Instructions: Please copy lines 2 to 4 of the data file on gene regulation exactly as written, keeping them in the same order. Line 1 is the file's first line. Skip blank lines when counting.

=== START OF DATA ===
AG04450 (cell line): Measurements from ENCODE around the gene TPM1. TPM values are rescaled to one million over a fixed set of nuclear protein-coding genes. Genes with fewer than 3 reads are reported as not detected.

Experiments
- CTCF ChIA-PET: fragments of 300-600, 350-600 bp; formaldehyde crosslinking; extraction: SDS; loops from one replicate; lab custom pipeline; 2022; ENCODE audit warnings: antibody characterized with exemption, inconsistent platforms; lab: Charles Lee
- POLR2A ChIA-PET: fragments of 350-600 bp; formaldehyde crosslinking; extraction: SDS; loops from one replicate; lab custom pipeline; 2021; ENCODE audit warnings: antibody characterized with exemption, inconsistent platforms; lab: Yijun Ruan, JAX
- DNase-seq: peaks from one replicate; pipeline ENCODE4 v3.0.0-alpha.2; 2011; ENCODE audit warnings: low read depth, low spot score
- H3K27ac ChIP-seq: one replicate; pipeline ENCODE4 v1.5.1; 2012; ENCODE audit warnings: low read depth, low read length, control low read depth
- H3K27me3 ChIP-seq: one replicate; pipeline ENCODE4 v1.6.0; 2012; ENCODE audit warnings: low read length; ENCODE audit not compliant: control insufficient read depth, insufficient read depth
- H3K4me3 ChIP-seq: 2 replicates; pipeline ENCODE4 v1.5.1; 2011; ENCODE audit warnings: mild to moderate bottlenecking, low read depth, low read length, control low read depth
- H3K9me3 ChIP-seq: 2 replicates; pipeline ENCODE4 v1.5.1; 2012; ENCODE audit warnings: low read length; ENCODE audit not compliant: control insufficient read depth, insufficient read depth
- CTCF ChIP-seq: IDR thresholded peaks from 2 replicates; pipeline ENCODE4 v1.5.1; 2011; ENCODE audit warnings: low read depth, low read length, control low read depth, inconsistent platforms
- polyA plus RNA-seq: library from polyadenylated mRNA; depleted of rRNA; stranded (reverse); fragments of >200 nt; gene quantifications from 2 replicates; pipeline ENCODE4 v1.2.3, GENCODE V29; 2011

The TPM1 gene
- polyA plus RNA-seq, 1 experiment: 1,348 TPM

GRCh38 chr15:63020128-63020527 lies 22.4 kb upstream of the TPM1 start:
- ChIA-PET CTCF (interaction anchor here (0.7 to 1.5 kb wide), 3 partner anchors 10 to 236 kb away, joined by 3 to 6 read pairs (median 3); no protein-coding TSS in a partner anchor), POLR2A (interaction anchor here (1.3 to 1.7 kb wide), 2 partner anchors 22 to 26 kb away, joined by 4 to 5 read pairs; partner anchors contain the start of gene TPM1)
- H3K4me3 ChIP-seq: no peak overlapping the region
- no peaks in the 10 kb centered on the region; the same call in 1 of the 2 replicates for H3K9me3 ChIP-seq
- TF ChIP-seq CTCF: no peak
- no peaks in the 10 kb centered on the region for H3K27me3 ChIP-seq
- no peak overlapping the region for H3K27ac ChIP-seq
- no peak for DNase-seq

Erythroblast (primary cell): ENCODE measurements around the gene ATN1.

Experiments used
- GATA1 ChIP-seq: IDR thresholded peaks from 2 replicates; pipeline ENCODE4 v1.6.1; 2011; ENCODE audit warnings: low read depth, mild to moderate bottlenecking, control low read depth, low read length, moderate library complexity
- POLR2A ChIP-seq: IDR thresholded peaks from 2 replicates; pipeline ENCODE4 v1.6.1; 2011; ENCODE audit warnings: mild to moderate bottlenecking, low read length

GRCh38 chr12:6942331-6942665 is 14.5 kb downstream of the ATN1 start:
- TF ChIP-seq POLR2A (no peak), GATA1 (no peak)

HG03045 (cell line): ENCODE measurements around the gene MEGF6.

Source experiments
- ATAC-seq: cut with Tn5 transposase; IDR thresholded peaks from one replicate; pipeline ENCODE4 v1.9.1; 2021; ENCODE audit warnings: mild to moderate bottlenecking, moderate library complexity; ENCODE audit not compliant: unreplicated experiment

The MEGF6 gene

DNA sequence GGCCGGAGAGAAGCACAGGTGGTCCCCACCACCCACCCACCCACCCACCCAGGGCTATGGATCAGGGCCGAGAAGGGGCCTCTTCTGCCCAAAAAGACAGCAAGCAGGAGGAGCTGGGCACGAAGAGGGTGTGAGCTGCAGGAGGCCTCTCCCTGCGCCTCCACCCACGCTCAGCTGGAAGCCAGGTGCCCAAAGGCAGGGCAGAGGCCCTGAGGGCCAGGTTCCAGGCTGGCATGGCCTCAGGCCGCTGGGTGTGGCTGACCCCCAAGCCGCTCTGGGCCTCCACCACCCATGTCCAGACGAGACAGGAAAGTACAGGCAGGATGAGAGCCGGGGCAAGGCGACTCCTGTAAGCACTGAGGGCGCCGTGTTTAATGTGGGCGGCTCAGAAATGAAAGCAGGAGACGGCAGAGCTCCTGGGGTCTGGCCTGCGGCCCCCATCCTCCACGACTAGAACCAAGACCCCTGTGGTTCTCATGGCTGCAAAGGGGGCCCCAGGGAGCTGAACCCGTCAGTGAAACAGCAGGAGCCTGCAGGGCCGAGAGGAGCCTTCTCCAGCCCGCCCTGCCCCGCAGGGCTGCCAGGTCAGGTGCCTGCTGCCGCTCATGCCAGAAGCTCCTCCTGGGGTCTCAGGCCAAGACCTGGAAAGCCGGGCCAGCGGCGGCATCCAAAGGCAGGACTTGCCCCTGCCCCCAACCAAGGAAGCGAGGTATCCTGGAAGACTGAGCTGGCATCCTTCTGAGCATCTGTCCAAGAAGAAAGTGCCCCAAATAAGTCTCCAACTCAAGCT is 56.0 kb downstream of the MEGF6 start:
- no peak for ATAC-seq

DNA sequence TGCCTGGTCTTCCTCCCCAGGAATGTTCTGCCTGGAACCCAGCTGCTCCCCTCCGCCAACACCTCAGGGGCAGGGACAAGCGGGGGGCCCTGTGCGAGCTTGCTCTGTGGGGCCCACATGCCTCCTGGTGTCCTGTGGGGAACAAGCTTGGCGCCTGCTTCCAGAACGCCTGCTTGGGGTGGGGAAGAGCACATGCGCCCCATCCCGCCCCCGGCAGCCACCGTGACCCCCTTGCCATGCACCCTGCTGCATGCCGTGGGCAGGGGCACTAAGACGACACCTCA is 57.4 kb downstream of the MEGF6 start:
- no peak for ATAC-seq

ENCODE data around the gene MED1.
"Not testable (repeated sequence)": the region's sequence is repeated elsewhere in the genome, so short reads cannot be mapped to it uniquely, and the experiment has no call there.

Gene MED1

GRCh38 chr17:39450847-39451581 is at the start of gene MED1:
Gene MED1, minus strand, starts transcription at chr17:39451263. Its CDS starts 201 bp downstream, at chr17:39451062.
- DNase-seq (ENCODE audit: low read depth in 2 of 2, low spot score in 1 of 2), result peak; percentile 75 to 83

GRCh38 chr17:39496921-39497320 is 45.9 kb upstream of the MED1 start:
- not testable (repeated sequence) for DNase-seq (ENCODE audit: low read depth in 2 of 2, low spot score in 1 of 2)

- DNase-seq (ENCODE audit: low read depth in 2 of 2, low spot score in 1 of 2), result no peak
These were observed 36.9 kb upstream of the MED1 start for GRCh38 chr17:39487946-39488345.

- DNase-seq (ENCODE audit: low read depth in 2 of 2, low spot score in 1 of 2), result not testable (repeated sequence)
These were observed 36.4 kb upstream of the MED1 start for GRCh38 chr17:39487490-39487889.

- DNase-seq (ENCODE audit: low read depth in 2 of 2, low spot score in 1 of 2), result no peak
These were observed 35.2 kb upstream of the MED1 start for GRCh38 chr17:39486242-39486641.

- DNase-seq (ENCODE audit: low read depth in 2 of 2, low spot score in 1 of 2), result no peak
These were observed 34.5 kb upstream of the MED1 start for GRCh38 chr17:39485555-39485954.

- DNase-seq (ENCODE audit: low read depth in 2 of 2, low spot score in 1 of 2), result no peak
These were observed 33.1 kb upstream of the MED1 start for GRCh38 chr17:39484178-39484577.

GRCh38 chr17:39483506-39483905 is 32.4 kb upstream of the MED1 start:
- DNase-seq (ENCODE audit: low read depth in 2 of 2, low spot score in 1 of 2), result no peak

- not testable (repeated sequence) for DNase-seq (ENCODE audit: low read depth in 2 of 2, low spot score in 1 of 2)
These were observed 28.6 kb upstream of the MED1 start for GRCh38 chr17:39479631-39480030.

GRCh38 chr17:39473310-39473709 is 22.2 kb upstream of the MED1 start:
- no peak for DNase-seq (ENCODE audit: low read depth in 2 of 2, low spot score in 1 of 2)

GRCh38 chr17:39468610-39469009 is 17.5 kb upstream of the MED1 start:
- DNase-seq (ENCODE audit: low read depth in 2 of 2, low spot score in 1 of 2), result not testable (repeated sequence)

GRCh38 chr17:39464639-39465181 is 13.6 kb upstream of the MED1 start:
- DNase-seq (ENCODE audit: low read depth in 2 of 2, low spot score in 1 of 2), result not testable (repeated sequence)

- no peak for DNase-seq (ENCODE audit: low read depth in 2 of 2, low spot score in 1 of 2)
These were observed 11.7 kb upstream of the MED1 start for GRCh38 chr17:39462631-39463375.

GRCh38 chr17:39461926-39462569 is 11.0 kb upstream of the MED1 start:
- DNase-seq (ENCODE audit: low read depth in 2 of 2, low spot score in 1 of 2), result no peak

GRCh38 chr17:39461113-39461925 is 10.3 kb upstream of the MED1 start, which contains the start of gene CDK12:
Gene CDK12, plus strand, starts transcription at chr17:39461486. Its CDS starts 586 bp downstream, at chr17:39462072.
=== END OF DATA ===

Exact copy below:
Experiments
- CTCF ChIA-PET: fragments of 300-600, 350-600 bp; formaldehyde crosslinking; extraction: SDS; loops from one replicate; lab custom pipeline; 2022; ENCODE audit warnings: antibody characterized with exemption, inconsistent platforms; lab: Charles Lee
- POLR2A ChIA-PET: fragments of 350-600 bp; formaldehyde crosslinking; extraction: SDS; loops from one replicate; lab custom pipeline; 2021; ENCODE audit warnings: antibody characterized with exemption, inconsistent platforms; lab: Yijun Ruan, JAX